In Part 1 of our 3-part interview with Sandra Ceballos—the moving force behind the pioneering independent gallery Espacio Aglutinador—she recalled the gallery’s beginnings and early years. Continuing the conversation with Rafael DiazCasas, Ceballos talks about key projects and exhibitions of the late 1990s and early 2000s.
How does a project like Aglutinador stay alive and vital? How and when does it change?
In 1998, Ezequiel and I were determined not to continue with the project, but somehow this was a reflection of our personal relationship. In 1999 we were already separated, and without time to think I got more involved with Aglutinador—this time with René Quintana (b. 1966), my new partner. I proposed that we change it, but really, we continued the same cycle of solo expos.
We wanted to show Ana Mendieta (1948–1985), and invited Eugenio Valdés to curate an exhibition on her work—Matrix (2000)—as he had enough information and material for it. Other shows followed one after the other, among them From Sierra Maestra to Havana by Chago Amada, curated by Luis Camnitzer at the Drawing Center in New York City; El Evento Suspendido, a solo exhibition by Coco Fusco (2000); my show Adorado Wölfli (2000); the double show with Virginia Fleck, Dreaming my Dreams (2002); also Ordo Amoris Cabinet by Francis Acea and Diango Hernández (2003); and Alexandre Arrechea, Dos Nuevos Espacios (2004).
We also did several group shows, like Ambiente (1999), Permanecer (2000), and ¿Qué? (2003), which focused on mass media. In March 2002, Quintana and I presented Espacio Aglutinador at FAIR, the International Fair of Alternative Spaces at the Royal College of London.
During all this time I was going through a lot of changes. I separated from Quintana, which began a new phase in my life. I made a complete turnabout, my most radical and anarchic change. I created Aglutinador-Laboratorio, and in 2004 the P. E. R. R. O. awards—Propuesta Experimental de Respuesta Rápida Organizada (Experimental Organized Rapid Response Proposal). This was an interesting project, with two experiments. It addressed the practical realm. The idea was to find financial support for grants or scholarships, so that artists could continue living and working. We got support from the HIVOS foundation and the Prince Claus Foundation of the Netherlands.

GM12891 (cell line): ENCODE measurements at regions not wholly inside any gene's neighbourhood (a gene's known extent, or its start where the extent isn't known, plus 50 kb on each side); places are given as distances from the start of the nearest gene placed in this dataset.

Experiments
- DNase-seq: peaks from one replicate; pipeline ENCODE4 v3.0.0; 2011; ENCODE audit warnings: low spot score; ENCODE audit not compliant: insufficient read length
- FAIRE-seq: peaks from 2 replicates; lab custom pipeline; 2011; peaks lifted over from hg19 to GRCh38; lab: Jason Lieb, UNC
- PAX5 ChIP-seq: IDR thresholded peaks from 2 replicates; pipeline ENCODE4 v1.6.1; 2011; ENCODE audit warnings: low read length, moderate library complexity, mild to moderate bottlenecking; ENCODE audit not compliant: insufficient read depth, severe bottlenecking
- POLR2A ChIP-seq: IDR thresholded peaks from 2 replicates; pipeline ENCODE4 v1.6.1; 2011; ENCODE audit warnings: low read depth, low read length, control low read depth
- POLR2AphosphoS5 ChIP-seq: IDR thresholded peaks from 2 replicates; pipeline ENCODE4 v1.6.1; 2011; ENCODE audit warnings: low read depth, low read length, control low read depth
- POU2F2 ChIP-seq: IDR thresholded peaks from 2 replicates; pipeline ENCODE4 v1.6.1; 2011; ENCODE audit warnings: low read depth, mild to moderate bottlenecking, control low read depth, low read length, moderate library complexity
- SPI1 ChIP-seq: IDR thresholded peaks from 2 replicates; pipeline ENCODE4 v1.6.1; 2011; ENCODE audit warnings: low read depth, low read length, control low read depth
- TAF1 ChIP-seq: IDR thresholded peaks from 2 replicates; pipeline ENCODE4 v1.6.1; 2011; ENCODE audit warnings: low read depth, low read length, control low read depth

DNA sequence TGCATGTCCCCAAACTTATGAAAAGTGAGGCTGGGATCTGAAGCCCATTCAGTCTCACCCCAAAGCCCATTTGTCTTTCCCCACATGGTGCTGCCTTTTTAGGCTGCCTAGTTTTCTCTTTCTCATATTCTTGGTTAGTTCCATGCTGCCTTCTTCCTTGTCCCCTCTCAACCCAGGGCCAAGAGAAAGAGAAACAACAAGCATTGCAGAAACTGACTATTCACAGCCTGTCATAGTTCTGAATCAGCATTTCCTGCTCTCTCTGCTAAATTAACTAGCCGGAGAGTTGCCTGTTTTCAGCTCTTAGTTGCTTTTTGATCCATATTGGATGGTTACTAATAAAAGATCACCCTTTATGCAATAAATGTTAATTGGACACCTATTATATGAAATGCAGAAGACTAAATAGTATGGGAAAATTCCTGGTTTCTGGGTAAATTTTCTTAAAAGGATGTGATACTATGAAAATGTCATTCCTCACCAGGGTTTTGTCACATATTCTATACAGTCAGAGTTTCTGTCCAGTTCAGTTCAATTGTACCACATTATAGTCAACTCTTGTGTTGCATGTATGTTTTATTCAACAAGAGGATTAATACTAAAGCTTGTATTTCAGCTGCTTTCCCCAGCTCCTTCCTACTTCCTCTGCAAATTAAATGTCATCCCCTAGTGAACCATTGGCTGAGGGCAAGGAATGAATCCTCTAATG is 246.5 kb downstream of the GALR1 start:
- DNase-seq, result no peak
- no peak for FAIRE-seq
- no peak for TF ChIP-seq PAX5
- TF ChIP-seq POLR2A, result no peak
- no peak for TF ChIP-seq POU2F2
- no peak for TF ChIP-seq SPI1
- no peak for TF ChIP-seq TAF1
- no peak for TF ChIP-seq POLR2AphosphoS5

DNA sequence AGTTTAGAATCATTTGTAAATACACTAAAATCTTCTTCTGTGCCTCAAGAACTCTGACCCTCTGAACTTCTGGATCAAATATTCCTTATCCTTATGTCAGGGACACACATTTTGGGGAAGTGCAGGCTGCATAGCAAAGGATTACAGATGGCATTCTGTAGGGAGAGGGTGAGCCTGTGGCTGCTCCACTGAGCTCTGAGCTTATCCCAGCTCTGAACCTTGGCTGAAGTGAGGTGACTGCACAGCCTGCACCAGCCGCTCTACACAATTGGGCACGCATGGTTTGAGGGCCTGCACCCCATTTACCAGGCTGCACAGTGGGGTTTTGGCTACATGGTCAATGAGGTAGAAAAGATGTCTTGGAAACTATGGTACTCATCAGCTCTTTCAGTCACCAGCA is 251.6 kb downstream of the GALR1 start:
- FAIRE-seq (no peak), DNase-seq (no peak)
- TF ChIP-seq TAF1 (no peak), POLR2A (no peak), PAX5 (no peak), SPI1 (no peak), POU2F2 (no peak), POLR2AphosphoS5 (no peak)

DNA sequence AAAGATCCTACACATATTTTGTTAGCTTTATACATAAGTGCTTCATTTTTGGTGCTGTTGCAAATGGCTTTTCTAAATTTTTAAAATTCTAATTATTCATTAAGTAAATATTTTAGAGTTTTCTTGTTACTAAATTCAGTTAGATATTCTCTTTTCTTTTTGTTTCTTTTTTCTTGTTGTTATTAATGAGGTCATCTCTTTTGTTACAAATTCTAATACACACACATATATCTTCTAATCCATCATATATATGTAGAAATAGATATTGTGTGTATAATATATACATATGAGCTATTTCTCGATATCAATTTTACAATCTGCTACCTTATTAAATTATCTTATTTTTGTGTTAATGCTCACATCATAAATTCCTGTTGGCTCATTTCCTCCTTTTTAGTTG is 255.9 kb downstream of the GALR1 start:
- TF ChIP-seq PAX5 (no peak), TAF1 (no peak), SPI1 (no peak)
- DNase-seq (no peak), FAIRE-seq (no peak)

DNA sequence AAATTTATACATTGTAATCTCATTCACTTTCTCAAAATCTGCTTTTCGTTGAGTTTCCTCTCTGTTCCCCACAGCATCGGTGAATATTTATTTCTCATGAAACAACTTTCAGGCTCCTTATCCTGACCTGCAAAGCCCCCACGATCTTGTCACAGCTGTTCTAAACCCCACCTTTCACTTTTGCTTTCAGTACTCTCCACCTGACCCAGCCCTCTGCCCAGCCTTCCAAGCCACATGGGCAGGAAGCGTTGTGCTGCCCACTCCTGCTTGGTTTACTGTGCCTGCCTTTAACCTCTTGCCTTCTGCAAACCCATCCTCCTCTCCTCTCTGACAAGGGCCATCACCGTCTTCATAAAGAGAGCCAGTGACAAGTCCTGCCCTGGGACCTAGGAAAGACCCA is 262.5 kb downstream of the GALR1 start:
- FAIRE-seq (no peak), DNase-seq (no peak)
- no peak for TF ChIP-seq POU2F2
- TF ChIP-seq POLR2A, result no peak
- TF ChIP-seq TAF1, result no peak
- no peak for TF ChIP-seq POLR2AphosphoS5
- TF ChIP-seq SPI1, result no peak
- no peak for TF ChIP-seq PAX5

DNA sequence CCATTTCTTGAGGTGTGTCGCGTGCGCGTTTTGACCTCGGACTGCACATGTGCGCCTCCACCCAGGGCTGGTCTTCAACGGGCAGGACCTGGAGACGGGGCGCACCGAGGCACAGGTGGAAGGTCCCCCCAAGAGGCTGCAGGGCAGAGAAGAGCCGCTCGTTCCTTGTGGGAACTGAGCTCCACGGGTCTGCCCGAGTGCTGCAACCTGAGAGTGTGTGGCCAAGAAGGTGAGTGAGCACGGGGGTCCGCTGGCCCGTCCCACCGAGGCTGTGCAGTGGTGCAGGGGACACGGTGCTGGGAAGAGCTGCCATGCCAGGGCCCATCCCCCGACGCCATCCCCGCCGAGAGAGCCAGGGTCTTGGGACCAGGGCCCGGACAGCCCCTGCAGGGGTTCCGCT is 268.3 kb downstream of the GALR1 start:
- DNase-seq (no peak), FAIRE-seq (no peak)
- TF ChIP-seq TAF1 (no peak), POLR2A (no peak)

It’s important to add that the artists involved are not in the grupo escogido (“chosen ones”), and don’t have busloads of Americans cultural tourists coming to their studios to buy their work.
In this case the complex process was the selection, due to the number of artists in need of support. Those chosen in the first experiment were ones living outside Havana, with less market access. Every one of them was surprised when they were contacted, and they were thrilled. In addition to the monetary award, we published a catalogue to promote their work. This produced results for some, because their works were bought by the Rubin Collection in New York.